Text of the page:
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"Sam Roberts" <> writes:
> On Tue, Dec 2, 2008 at 5:02 PM,  <> wrote:
> >> On Tuesday 02, wrote:
> >>> This is all very good and works fine except for one situation: Say a
> >>> thread is yielded while waiting for data, but in the meantime the
> >>> connection is closed or some other error happens and I want to
> >>> immediately stop execution of the thread and clean up the data
> >>> associated with it. The problem is that now I can't get to the data I
> >>> pushed to the stack before starting it, so what I really need is some
> >>> way to resume the thread, but throw an error immediately. I've been
> >>> looking through the manual several times now, but I can't figure out
> >>> how to do that. Am I just blind or is there a good reason this isn't
> >>> possible?
> Just do it. Resume, and throw an error immediately.
> If your yields always exect to get back
>   true, arg1, arg2
> or
>   nil, emsg

Yes, this is sort of what I do now. That is the C callbacks only throw
an error on bad arguments. All other kinds of errors are of the
return nil, errormsg type (possibly after a yield).

I guess you could argue that all errors that can happen while a thread
is yielded are exactly io errors and hence should be handled like that.
In fact right now I'm struggling to find a good example where throwing
an error after a yield is a good idea, but I'm sure one exists.

One example is if the thread has a very specific purpose to run which is
completely destroyed by the error. Like if an incoming connection is
closed you might want to just throw an error on the handling thread and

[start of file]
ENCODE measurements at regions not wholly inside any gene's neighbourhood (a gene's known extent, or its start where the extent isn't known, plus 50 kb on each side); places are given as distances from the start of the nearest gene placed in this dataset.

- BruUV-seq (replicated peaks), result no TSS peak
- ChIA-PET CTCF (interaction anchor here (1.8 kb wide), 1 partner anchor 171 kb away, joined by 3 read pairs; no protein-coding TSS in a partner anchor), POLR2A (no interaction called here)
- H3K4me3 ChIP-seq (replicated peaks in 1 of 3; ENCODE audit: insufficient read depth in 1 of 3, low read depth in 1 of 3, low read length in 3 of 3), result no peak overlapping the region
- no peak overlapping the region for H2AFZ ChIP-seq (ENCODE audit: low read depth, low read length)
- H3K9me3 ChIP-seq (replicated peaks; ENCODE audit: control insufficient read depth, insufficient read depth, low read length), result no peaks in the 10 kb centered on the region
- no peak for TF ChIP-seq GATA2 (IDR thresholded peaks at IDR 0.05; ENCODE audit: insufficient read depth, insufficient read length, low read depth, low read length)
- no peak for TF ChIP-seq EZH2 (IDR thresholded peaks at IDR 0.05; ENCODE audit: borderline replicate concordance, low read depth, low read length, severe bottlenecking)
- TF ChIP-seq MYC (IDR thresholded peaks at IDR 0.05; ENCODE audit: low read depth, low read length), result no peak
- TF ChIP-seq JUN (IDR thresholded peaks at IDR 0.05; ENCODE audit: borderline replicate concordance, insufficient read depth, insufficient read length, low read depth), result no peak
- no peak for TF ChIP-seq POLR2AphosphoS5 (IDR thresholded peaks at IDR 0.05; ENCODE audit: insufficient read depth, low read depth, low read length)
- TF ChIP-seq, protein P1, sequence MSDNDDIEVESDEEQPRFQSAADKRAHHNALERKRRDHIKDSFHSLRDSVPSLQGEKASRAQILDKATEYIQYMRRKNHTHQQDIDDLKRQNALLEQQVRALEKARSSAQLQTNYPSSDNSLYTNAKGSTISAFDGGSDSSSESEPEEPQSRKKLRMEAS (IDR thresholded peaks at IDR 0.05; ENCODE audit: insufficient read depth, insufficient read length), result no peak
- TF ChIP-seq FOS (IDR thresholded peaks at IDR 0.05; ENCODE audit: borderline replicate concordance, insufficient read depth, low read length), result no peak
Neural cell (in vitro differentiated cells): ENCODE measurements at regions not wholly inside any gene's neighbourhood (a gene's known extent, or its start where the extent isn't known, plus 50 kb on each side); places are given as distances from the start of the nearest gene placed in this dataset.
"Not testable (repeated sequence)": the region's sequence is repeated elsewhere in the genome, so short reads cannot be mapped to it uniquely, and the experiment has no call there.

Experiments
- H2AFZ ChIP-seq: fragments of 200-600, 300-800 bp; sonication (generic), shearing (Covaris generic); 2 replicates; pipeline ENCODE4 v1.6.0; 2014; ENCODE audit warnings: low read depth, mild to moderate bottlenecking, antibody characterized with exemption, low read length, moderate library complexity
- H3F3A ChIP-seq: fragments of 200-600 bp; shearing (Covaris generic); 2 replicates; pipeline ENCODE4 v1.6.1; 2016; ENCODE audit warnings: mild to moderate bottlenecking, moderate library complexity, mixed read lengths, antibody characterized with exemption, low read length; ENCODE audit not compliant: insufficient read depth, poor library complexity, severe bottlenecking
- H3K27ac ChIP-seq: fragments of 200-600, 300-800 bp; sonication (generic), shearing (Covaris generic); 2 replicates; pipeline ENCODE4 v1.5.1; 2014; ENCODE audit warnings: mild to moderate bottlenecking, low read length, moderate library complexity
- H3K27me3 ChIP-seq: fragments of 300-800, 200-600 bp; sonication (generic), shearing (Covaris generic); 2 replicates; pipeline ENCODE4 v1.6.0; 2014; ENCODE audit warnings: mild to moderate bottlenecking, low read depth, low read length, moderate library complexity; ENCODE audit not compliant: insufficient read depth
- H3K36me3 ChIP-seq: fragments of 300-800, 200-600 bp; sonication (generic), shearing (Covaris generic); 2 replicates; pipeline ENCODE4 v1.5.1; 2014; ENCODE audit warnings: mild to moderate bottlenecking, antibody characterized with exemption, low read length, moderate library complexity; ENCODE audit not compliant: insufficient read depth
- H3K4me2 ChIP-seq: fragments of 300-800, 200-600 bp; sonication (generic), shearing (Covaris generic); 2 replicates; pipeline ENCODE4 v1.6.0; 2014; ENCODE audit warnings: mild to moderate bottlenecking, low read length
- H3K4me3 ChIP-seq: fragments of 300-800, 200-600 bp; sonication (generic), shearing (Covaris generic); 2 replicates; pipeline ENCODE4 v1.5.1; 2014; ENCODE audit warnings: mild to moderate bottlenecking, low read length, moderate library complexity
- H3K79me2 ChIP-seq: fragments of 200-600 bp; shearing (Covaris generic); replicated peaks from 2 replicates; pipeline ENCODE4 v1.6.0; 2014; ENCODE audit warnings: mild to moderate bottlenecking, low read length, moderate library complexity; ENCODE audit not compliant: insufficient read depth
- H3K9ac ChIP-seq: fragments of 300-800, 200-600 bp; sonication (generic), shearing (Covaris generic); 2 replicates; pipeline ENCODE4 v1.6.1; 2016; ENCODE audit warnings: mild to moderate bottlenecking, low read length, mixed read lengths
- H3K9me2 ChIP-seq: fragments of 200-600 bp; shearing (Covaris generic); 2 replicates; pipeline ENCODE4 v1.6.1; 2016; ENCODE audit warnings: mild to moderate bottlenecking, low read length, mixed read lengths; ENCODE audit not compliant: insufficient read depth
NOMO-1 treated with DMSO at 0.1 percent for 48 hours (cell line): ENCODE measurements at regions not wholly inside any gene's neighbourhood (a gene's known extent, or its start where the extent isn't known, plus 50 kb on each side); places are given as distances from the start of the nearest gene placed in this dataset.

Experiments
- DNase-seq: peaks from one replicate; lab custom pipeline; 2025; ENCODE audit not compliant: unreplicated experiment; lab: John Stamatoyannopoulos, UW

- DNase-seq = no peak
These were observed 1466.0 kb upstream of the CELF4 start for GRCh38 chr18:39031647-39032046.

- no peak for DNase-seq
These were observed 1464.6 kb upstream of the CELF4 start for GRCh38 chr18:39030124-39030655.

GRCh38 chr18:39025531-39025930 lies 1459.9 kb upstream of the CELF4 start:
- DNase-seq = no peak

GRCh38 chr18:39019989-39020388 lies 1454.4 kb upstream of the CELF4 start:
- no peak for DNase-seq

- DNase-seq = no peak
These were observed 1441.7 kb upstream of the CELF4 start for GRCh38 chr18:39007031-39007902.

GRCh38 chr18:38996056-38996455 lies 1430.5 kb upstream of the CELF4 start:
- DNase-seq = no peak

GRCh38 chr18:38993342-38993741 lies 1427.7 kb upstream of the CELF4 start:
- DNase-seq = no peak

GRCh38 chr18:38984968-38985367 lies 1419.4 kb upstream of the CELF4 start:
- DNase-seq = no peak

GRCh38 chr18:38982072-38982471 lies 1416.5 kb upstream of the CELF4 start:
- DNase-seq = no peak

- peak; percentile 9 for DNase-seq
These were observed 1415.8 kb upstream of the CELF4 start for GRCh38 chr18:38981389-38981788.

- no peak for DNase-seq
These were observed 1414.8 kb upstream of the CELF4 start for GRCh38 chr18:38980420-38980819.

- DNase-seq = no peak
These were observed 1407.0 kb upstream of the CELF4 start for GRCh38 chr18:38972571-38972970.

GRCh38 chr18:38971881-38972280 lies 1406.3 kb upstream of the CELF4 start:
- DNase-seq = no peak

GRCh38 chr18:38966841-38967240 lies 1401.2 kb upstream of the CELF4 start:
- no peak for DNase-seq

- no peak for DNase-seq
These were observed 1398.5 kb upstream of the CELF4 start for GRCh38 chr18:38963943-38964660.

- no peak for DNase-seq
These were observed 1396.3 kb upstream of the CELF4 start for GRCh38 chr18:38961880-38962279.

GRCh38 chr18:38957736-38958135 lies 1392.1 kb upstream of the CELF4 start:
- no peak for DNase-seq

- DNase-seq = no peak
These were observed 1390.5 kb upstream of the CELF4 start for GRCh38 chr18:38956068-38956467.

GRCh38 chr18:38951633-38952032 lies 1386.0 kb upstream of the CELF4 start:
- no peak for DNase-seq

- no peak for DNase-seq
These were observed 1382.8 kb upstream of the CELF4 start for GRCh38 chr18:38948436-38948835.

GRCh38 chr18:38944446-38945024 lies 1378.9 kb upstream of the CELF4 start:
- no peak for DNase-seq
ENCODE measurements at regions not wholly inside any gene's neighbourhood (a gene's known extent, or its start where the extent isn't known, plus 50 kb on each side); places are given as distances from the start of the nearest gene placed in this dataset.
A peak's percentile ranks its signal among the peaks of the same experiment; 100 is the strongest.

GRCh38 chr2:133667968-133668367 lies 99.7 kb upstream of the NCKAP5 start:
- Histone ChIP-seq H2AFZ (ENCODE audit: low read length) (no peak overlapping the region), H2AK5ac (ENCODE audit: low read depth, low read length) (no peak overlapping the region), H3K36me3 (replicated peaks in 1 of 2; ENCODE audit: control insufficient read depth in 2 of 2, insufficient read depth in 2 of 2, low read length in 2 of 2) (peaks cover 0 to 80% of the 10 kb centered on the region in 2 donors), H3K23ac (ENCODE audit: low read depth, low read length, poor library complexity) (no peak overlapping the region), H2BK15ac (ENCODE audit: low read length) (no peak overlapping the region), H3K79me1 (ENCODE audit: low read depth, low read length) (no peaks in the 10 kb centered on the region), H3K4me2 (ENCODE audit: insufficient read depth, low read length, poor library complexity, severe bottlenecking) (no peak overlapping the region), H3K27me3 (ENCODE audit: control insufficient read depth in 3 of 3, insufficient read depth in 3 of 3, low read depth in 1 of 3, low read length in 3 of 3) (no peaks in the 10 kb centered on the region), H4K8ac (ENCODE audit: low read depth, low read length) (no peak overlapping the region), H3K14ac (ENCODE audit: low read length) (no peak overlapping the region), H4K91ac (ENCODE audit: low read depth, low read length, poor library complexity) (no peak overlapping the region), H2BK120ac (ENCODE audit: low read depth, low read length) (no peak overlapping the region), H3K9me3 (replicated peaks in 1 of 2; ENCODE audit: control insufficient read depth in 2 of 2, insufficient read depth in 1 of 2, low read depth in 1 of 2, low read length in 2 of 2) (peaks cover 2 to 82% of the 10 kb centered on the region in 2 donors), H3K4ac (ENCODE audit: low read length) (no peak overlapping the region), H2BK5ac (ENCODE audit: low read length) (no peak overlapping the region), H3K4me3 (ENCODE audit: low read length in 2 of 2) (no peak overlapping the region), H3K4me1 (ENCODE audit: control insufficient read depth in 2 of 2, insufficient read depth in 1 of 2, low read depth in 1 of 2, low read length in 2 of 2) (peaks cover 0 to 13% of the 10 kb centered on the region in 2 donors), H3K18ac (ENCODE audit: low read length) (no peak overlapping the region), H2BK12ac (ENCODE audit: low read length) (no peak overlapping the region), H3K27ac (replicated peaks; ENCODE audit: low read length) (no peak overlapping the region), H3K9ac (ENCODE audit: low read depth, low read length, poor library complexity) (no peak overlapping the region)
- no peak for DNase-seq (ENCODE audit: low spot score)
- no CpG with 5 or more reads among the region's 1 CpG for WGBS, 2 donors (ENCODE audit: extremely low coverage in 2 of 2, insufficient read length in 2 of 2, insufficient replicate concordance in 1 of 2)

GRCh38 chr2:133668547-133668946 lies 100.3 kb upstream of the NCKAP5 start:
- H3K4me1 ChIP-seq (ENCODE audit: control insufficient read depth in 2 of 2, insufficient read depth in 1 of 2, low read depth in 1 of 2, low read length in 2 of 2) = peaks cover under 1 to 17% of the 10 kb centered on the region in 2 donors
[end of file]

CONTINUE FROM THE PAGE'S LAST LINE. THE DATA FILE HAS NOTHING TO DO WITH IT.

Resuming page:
be done with it.

> whenever the yield returns, it can assert success:
> ok, arg1, arg2 = assert(coroutine.yield("read-wait", {fd=4}))

Well, the whole point of my program is to have away with explicit yields
or mucking about with file descripters from the Lua side, so it would be
more like

local function conn_handler(conn)
	line = assert(conn:receive('*l'))

server = tcp.listen('*', 5000, conn_handler)

..where conn:send() and conn:receive() are C callbacks that yield if
they can't complete immediately so that more conn_handler()s can run
simultaneusly without the writer of the Lua script having to worry about
all this.

Come to think of it this probably isn't a very good example of a place
where you'd want to throw an error on the yielded thread since the
explicit assert()s give you the chance to do something like

	connection_count = connection_count - 1

before the thread ends.

> Sam

Thank you

Another option is to have some Lua code wrap all the C callbacks that
might yield in an assert()-like function (or assert() itself) that
calls errors on some magic input, before any script is run. This
just seems like a very inefficent and awkward solution to me.

If only lua_error() did behave as Robert suggested, or even better
if there were a primitive like lua_cancel() to cancel execution
on a running (yielded) thread..